Collectors recruit new allies to help museums accept the treasures they are offering

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“It isn’t a given that museums will take whatever you have to donate,” says Michael Duffy, national head of art and collectibles planning in the private banking division of Bank of America, “even if what you have are interesting pieces by important artists. Collectors shouldn’t mistake their local museum for [the charity] Goodwill.”

If you are a collector with estate planning on your mind or an heir to a collection of art, antiques or other valuable objects, the tax-saving idea of donating works to a museum may not be as easy as you hoped. Duffy says most museums—particularly the largest and most prestigious institutions—reject the vast majority of proposed donations.

“If you own a major work by a major artist, it is pretty easy to find a home in a museum for it,” says Doug Woodham, a New York-based art adviser who works with collectors seeking to donate some or all of their holdings to museums or other non-profit institutions. “Everything else can be problematic.”

There are many reasons a museum might refuse a work. The piece being offered may not be in line with the institution’s mission—a museum devoted to contemporary art would have no use for an Impressionist painting, regardless of its quality and importance. Even if the institution does collect and display art consistent with what a prospective donor is offering, it may still reject the gift if it already has one or more pieces just like the one being donated. In some cases, the objects on offer may not be in good condition—works in need of conservation say expense all over them.

Accessioning an object also costs institutions in terms of the time and manpower required for researching and cataloguing each item. Art collectors, Duffy says, tend to “think of their objects as assets”, whereas museums often view new additions to their collections “as liabilities”.

Finding a new home in a museum for a collection takes time and effort, which is something that can be done by collectors themselves—most successfully if they have a relationship with a particular institution as either a donor or board member—or by intermediaries. Candace Worth, an art adviser in Manhattan who says she doesn’t do much in the way of placing pieces in museums (“I will help out where I can, for long-time clients”), explains that commercial galleries are good sources of information about which institutions would be interested in a donation of a particular artist’s work. “That’s part of their job,” she says, adding that a growing number of galleries require the buyer of a work to donate another to a museum (the “buy one, gift one” strategy), frequently designating specific museums to receive the donation.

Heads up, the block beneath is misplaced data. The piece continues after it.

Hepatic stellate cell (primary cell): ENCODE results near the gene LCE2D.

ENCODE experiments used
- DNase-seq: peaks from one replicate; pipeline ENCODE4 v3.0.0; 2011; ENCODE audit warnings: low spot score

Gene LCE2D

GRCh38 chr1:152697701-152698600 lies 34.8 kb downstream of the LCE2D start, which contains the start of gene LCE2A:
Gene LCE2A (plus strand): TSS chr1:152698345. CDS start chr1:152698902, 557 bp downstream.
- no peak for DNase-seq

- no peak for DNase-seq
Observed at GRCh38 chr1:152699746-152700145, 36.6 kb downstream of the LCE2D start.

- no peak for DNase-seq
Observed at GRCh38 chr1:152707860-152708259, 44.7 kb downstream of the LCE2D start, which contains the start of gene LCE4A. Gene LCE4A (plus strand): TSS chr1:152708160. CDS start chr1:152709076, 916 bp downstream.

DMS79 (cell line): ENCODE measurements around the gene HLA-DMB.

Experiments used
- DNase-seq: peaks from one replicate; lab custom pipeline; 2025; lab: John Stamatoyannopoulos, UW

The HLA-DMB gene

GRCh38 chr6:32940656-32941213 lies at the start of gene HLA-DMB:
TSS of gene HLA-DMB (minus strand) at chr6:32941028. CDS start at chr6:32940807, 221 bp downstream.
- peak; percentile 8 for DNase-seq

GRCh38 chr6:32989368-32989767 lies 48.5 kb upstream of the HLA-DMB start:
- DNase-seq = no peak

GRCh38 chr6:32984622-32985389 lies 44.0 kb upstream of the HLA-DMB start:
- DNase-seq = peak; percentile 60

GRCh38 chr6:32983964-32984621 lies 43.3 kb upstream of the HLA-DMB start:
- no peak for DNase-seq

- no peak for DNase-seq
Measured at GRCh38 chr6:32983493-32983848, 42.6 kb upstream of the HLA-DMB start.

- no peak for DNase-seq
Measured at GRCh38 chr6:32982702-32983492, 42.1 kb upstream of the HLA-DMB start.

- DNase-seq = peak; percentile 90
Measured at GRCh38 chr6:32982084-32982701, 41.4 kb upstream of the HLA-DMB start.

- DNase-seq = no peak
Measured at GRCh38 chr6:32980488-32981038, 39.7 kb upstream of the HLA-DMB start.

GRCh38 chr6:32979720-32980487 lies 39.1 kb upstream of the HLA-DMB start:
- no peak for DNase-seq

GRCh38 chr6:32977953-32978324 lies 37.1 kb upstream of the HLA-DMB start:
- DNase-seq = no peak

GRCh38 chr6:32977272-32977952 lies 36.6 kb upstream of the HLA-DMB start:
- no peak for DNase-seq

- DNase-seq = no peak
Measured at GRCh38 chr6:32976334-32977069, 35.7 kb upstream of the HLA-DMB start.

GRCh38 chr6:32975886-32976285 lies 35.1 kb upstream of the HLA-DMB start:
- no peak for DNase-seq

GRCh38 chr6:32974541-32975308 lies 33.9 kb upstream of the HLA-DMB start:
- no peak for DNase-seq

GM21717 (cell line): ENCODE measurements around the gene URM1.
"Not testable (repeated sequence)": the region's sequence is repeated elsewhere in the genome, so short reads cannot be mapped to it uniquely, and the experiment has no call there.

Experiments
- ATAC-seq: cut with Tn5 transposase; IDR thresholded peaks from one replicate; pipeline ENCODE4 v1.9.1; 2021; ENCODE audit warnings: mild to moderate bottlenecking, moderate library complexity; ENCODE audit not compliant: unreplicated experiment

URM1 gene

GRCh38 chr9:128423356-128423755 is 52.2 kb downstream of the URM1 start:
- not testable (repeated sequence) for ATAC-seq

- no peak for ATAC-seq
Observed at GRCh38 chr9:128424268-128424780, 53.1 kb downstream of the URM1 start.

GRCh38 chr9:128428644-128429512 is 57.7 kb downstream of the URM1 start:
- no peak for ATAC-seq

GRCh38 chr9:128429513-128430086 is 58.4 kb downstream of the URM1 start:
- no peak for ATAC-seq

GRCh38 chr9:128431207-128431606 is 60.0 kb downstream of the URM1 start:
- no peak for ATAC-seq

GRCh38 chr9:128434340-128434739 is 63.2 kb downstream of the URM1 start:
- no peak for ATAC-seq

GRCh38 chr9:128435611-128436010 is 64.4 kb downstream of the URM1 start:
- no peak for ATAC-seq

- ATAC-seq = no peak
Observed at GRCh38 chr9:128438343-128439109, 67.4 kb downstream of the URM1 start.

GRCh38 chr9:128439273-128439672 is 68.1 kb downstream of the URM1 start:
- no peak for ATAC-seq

Galleries, however, may be more helpful in obtaining referrals to museums when the works to be donated are by contemporary artists or others whose markets are quite active, Woodham says. “With other artists, they don’t necessarily know which institutions would be interested. They are just as confused as the collectors.”

When turning down a collector’s offer of an object, museum curators might recommend another institution that could be interested, but Woodham says that scenario is unlikely as museums “are not in the business of getting works placed”. Museum curators, he says, are more apt to speak candidly with advisers about the reasons for rejecting a donation than with a collector whom “they don’t want to get on the wrong side of”.

Online donation broker

A newer service of interest here is the website Museum Exchange. Collectors can post on the platform descriptions and images of works they are seeking to donate for the consideration of museums, which, if interested, can then make a pitch to the collector. Objects up for donation are posted for three months, and Michael Darling, the site’s co-founder and chief growth officer, says his organisation assesses the provenance, attribution and condition of each piece, and ensures the owner has clear title to it. “We learn the approval process of each institution, and part of our job is to walk a collector through the process,” he says. “Our software package tracks the process.”

At present, Darling says, 178 museums around the US take part in this exchange. Those whose annual operating budgets are below $10m pay the organisation $1,000 for the service after a donation has been completed, while institutions with larger operating budgets pay $2,000. There are 340 collectors—who also pay $1,000 per object placed—“in the system”, Darling says, 116 of whom have put forward items for donation. Since the site launched in 2020, 376 donations have been completed.

Paying to donate is becoming standard procedure. Because museums look at gifted objects as liabilities, they regularly seek to offset their conservation, insurance, research and storage costs by asking for cash donations to accompany the object donations. “Many museums require a cash gift up to 10% of the appraised value of the material to offset expenses for accessioning the piece,” Duffy says.

Ego, he adds, will often lead a collector to want to see their pieces in a major museum with their name on a plaque on the wall. He recommends that collectors consider smaller, regional museums, university galleries, libraries and even hospitals, where the opportunities for tax deductions for charitable gifts are no less while their donations are more likely to be regularly on view and less likely to be rejected. Darling says 32% of Museum Exchange’s subscribing institutions are university museums.

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